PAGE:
Wireless/radio kit is in quite special category in the range of production hardware as it's subject to licence and some other uncontrollable external factors. The hardware may not necessarily be obsolete technology but it's use may be proscribed or unworkable in a given market - it may still have economic value in another market.

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54 minutes ago, daniel said:

Wireless/radio kit is in quite special category in the range of production hardware as it's subject to licence and some other uncontrollable external factors. The hardware may not necessarily be obsolete technology but it's use may be proscribed or unworkable in a given market - it may still have economic value in another market.

Nonetheless, its value drops significantly and that should be factored in if one is to make a worthwhile comparison.

 

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3 hours ago, daniel said:

Wireless/radio kit is in quite special category in the range of production hardware as it's subject to licence and some other uncontrollable external factors. The hardware may not necessarily be obsolete technology but it's use may be proscribed or unworkable in a given market - it may still have economic value in another market.

Yeah I'm pretty happy buying wireless in the 600MHz range to use in New Zealand. 

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On 10/31/2016 at 10:36 PM, Jimmygilmore said:

As far as gear. First we tried to go cheaper with a cheaper kit. Example being a Tascam HD-P2 which was one ill-fated purchase. In the end, after a couple poor choices dumped on the auction site, we invested in a 633. There's nothing like a Sound Device for dependability and clean preamps. We also own some older Lectros, a couple C460b's (CK61 caps) which is an awesome but not well known cardioid solution, Sankens and a 416T, plus a bunch of other single purpose mics and misc lavs. I also recommend buying industry standard gear on everything. That way, anyone with experience can use it.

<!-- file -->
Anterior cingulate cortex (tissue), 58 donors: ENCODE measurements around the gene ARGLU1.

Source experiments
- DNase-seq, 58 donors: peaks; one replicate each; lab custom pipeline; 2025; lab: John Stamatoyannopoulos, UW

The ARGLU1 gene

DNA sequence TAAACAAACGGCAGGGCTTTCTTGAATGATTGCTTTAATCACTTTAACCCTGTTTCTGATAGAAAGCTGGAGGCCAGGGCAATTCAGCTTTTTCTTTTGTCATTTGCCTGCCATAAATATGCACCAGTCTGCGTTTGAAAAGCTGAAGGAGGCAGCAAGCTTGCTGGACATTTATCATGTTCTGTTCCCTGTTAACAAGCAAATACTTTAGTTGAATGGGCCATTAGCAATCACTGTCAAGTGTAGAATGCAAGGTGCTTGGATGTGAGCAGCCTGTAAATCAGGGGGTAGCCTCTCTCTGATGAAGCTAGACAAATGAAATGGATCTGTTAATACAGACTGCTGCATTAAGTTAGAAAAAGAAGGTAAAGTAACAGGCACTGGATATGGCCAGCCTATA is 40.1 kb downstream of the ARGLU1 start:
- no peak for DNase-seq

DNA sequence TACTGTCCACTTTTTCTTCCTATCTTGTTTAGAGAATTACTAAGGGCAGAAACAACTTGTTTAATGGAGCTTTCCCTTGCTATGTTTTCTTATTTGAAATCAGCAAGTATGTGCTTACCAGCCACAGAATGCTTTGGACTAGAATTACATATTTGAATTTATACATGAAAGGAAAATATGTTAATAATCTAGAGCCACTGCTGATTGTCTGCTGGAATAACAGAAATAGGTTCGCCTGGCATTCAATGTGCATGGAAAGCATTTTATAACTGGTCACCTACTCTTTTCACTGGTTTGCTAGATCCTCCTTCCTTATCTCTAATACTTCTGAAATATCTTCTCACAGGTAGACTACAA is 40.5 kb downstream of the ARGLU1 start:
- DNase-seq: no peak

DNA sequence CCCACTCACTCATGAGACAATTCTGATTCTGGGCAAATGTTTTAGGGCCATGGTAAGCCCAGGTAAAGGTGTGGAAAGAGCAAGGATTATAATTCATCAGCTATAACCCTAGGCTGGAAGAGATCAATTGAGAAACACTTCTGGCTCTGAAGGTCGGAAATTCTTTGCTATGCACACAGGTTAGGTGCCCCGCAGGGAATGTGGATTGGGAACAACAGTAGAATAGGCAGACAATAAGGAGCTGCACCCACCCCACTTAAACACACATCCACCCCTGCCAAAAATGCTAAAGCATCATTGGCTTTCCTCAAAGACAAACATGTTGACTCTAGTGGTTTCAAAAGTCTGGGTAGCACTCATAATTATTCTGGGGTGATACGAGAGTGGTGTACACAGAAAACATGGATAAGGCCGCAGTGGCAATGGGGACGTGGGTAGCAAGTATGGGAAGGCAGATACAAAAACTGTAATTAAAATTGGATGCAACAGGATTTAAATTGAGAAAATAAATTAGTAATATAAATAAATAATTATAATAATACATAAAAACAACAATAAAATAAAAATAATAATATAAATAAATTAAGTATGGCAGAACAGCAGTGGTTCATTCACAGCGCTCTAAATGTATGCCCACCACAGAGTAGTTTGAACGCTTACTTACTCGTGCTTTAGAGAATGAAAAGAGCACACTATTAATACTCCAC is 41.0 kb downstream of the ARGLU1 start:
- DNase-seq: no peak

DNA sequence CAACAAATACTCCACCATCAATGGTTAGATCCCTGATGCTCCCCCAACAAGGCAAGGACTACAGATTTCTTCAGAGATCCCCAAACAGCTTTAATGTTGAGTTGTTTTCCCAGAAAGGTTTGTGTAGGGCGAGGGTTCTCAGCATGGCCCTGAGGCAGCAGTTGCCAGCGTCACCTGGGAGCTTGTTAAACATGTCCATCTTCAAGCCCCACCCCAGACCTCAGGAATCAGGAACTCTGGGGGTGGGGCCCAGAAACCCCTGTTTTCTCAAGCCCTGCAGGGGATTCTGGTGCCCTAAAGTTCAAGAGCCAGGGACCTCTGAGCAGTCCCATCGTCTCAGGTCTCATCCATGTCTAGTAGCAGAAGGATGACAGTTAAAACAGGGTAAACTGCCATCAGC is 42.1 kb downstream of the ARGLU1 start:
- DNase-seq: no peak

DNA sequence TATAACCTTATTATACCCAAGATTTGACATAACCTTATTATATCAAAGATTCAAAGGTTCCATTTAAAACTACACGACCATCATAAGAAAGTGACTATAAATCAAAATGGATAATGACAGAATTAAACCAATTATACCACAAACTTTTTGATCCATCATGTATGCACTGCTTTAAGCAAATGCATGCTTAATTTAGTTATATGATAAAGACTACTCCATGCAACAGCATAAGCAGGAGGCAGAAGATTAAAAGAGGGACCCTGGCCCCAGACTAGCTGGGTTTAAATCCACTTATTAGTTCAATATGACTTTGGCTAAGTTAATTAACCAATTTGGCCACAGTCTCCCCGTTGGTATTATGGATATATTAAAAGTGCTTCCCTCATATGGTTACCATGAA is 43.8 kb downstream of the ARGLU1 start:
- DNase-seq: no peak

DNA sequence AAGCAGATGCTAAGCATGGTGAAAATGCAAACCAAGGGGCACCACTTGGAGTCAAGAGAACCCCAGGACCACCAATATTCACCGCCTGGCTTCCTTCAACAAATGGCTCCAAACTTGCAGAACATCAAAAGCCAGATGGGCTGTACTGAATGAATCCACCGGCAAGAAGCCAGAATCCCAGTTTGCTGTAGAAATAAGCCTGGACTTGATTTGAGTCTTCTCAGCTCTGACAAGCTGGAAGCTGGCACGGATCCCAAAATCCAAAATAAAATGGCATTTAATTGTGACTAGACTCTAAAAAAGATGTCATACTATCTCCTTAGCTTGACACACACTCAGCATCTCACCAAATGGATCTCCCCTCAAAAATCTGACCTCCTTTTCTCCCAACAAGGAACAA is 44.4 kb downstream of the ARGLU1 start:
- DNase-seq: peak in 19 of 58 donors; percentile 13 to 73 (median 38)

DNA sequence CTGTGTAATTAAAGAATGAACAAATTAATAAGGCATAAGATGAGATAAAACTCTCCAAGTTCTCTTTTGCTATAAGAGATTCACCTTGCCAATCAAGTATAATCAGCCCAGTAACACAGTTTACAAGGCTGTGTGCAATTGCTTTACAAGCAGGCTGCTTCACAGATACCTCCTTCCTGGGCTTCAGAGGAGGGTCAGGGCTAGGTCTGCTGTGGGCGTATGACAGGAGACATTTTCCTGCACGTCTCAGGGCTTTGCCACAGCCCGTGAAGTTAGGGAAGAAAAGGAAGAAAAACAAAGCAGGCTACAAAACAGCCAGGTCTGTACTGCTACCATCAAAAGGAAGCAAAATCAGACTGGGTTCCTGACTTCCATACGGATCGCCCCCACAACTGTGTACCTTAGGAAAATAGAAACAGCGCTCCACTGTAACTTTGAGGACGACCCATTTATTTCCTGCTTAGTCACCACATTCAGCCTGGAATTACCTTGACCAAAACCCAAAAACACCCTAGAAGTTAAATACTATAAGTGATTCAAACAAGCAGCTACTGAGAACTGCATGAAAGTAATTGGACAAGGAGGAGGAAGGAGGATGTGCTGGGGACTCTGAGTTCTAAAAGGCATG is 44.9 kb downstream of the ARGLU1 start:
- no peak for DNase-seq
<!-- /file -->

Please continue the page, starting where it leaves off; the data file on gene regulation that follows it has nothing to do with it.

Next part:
A big +1 on this from a sound mixer perspective as well. When I first started getting production sound gigs (I'm mostly in post) I tried to cheap out with lesser quality gear, including both the HD-P2 and the DR-680. I got by with them for several gigs, but I always felt like I was just "getting by". Inevitably, something would go wrong and I'd have to scramble for a backup (always have backups!). The cheaper gear just was not reliable enough for professional, paid work. It was actually in the middle of one of those gigs where my HD-P2 failed yet again and I had to resort to recording on my backup DR-100 recorder that I finally said enough and called up Trew and ordered the SD 633. I have not once ever regretted that decision - now I can go on gigs with full confidence that my gear will not only be able to meet the needs of the clients, but also that it won't fail on me in the middle of something important. 

Moral of the story - buy once, cry once, and enjoy that gear for a very long time!

-Mike